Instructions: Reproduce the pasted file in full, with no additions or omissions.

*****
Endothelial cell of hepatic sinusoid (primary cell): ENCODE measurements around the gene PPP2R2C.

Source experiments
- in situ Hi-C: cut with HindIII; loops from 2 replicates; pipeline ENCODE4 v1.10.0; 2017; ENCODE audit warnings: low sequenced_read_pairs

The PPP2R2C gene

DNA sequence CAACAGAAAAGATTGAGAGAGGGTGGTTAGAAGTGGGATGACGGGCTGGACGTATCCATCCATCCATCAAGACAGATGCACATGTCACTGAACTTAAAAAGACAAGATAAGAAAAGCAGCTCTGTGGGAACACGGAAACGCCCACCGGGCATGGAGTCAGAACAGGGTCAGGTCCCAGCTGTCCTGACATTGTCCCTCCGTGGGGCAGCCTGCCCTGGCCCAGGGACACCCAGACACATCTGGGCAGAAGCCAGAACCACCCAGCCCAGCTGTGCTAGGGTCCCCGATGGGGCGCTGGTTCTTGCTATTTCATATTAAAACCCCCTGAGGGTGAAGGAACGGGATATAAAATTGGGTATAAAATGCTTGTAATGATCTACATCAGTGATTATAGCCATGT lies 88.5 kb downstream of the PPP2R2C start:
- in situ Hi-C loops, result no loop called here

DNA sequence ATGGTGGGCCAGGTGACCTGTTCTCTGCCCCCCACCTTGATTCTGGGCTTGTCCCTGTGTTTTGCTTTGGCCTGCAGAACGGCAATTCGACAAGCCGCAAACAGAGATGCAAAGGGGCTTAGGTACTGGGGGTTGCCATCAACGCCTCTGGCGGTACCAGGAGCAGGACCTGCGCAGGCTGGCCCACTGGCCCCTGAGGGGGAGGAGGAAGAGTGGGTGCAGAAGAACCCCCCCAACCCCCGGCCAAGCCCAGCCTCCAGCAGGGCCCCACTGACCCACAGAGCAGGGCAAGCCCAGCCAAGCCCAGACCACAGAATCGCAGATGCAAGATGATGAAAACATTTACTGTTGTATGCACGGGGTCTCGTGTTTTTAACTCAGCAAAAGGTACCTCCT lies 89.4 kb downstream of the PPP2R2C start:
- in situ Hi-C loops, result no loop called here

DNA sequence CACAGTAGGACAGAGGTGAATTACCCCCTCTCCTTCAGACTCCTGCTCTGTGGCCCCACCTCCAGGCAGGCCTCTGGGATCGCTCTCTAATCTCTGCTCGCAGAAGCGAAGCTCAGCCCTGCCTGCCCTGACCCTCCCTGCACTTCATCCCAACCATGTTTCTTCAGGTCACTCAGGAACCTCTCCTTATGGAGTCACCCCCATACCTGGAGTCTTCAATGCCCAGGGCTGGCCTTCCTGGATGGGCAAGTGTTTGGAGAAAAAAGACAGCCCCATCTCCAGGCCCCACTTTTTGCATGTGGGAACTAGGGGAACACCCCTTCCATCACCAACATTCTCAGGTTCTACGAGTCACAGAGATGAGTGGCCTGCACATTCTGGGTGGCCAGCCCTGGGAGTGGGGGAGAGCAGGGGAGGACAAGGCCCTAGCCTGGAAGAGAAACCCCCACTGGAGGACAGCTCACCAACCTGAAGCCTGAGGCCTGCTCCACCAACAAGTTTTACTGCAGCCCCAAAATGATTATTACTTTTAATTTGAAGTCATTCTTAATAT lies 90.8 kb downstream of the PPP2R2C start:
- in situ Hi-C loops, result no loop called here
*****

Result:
Endothelial cell of hepatic sinusoid (primary cell): ENCODE measurements around the gene PPP2R2C.

Source experiments
- in situ Hi-C: cut with HindIII; loops from 2 replicates; pipeline ENCODE4 v1.10.0; 2017; ENCODE audit warnings: low sequenced_read_pairs

The PPP2R2C gene

DNA sequence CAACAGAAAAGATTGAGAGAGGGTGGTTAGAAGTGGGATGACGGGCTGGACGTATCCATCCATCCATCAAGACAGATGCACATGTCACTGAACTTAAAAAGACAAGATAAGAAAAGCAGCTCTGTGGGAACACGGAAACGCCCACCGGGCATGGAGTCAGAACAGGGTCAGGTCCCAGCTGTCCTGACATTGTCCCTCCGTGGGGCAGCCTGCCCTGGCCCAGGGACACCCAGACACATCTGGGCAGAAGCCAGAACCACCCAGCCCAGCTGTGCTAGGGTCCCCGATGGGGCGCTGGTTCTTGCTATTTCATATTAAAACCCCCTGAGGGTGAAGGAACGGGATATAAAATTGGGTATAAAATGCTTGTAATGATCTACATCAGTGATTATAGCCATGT lies 88.5 kb downstream of the PPP2R2C start:
- in situ Hi-C loops, result no loop called here

DNA sequence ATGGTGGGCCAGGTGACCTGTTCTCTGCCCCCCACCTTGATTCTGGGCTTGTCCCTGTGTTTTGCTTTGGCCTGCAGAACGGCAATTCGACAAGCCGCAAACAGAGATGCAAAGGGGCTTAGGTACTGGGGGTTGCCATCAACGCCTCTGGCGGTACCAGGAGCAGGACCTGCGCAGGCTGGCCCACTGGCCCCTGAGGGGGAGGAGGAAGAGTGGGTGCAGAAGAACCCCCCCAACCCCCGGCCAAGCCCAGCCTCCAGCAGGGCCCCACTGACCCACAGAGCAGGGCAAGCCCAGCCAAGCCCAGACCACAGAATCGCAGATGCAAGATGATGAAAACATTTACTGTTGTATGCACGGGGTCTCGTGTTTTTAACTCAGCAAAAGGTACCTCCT lies 89.4 kb downstream of the PPP2R2C start:
- in situ Hi-C loops, result no loop called here

DNA sequence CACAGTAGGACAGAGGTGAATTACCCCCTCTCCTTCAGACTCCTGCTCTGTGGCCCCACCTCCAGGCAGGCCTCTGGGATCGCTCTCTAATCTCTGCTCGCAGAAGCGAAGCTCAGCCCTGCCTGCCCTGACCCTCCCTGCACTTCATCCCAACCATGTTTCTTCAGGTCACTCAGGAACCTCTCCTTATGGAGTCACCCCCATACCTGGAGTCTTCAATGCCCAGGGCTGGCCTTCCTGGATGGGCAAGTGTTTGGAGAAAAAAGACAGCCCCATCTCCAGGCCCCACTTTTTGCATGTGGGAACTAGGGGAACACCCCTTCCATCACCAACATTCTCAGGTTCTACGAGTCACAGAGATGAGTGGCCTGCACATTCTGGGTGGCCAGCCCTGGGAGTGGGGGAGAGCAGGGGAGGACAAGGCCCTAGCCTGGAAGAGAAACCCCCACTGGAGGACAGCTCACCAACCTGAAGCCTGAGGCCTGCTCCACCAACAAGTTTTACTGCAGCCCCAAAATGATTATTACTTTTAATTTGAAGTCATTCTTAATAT lies 90.8 kb downstream of the PPP2R2C start:
- in situ Hi-C loops, result no loop called here